How to Start Learning a New Language: Latin
A Guide to Learning Languages with a Concentration in Latin
Learning any new language can be a bit challenging regardless of who you are, where you’re from, and what you believe in. The interesting part of language is that all of these things are influenced by language! The following lesson I am providing will give you tools to not only learn Latin—but you can use these tools for any language!
Now, I am going to tell you about my credibility with language learning. I do not assert I am an expert, but I have been studying language and phonetics for years. I am currently a freshman in college studying linguistics. I have studied the following languages in an academic setting: English, Latin, Spanish, and French. I also learned some Japanese and German growing up and have had very intense spoken training in Latin to help revitalize the language. I also know my native language as I am Native American!
Latin You Can Use
The picture above is a perfect representation of how to start building knowledge of a language which I found while looking for a way to help clarify my point. Latin can be found in up to about 60 percent of English vocabulary.
I think the first step to learning ancient languages is realizing the roots you already know in relation to your own thoughts and language. For example,
- The Latin word for, “one,” is unu
- The word for, “two,” is duō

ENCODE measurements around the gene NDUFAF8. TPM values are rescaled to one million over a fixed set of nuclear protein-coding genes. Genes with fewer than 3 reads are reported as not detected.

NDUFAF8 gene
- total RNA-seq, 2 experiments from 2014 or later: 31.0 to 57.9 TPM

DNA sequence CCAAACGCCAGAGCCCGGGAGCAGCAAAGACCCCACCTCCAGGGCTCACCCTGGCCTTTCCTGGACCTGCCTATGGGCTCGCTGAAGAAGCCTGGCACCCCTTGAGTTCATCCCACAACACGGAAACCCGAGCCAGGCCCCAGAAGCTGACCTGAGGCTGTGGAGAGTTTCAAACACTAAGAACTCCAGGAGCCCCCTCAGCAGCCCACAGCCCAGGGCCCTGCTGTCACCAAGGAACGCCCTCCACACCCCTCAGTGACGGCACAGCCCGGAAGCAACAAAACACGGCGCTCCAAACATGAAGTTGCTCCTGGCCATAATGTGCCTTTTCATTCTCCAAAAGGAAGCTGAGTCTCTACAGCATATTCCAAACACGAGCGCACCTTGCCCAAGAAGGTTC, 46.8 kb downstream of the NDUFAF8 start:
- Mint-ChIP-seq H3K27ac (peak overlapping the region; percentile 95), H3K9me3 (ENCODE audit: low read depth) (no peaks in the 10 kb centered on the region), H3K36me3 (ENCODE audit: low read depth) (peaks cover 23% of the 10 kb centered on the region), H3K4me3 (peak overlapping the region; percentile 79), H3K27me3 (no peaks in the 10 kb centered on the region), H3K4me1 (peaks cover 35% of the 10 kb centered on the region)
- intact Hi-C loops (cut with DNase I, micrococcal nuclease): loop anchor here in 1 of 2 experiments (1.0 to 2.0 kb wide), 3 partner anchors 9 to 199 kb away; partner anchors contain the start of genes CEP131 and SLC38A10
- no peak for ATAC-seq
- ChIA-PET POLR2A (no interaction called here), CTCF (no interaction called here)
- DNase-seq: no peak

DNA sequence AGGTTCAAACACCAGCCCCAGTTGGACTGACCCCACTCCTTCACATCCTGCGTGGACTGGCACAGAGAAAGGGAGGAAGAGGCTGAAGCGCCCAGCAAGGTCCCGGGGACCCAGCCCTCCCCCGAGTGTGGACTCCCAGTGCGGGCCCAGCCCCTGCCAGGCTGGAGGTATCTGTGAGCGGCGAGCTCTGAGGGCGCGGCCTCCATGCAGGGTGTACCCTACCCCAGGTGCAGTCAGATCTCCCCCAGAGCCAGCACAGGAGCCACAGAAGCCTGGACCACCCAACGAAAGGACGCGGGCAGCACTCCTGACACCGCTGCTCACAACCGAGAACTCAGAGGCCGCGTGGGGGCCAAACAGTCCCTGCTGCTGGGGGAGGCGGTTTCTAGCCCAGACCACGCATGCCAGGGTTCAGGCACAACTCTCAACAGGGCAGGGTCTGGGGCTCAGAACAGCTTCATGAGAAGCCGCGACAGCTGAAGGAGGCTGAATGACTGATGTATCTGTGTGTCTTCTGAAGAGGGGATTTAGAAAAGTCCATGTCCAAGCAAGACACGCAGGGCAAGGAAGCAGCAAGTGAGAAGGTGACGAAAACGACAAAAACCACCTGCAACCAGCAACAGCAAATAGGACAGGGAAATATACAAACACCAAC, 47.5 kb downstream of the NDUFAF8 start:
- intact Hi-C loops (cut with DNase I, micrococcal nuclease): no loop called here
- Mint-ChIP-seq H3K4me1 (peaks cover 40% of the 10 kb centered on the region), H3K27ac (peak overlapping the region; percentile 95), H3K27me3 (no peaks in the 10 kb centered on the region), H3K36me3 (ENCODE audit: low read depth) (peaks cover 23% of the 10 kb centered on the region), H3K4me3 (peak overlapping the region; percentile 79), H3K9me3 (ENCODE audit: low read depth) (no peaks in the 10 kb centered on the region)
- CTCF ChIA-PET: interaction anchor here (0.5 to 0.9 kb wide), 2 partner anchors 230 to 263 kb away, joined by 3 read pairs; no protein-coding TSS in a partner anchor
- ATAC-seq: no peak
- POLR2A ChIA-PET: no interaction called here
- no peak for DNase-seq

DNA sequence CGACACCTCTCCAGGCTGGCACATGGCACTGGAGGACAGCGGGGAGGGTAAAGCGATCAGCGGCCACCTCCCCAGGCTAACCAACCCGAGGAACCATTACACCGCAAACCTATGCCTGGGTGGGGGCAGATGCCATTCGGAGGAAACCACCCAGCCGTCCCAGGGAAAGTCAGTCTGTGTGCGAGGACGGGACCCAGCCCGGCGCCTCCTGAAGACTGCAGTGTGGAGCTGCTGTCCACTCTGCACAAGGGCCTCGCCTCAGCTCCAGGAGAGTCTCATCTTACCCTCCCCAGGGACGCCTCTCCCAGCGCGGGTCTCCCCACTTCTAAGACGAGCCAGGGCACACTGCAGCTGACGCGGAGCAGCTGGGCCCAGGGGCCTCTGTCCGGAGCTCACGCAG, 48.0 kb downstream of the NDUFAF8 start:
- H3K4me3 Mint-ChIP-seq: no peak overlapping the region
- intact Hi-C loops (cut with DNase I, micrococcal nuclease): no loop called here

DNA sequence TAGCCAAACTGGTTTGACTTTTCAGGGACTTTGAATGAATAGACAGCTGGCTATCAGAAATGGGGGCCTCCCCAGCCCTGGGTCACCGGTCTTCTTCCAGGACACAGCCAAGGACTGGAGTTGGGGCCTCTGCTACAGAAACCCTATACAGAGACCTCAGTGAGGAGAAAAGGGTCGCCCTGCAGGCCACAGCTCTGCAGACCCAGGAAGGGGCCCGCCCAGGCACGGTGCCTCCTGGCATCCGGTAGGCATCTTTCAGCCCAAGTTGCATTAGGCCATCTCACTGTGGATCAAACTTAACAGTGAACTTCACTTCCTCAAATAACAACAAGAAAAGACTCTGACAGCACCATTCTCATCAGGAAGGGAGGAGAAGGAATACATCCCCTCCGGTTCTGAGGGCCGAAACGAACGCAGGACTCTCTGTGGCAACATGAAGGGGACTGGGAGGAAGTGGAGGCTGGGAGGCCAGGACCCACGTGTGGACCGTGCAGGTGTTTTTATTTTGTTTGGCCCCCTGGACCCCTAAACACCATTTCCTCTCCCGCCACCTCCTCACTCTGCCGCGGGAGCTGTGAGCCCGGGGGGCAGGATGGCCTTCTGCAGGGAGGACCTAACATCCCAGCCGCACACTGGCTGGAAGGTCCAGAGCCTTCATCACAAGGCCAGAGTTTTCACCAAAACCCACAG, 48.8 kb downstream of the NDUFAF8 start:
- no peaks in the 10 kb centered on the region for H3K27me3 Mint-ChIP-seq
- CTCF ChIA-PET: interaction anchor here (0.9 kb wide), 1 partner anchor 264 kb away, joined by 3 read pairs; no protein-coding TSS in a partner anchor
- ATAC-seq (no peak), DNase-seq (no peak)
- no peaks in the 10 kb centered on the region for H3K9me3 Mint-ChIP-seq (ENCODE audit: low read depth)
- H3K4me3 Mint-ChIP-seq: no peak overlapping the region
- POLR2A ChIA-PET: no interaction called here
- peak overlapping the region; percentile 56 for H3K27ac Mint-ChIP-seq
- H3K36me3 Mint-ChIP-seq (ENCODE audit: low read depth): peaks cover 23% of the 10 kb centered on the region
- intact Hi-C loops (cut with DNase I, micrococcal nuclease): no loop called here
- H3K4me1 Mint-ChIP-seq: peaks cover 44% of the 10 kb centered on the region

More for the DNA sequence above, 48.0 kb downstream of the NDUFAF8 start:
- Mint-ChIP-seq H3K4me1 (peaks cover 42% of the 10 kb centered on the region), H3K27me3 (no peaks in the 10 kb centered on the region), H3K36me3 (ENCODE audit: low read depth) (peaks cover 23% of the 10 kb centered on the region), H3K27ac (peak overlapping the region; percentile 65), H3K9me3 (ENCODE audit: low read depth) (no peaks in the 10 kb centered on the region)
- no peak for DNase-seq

- The number, “three,” is tres
In English, we have many words representing all three of these numbers. To say, “united,” means, “one.” We often refer to a musical group of two as a, “duo.” And we incorporate, “tres,” into things like, “triangle,” the three-sided shape.
Forgetting Your First Language!
After realizing your own roots, if any, the next step to learning any language is memorizing vocabulary. Learning new languages requires new words and new ways to pronounce letters as well as phrases in whole.
When I learn a new language, I study up on vocabulary, and then always associate objects with the new word I learned. For example, the Latin word for, “chair,” is, “sella.” When I was first learning Latin five years ago, I would always associate chair with, “sella.” I would never think of the word chair in my head if I could help it, and that developed my Latin skills greatly!
Tempus est nunc! (The time is now.)
The best advice I can give after learning as many vocabulary terms as you can, is to take the time to learn even more. Learn which words sound alike and which ones are written the same with different meanings! After you have done this, move on to my part two of learning Latin! Thanks for reading!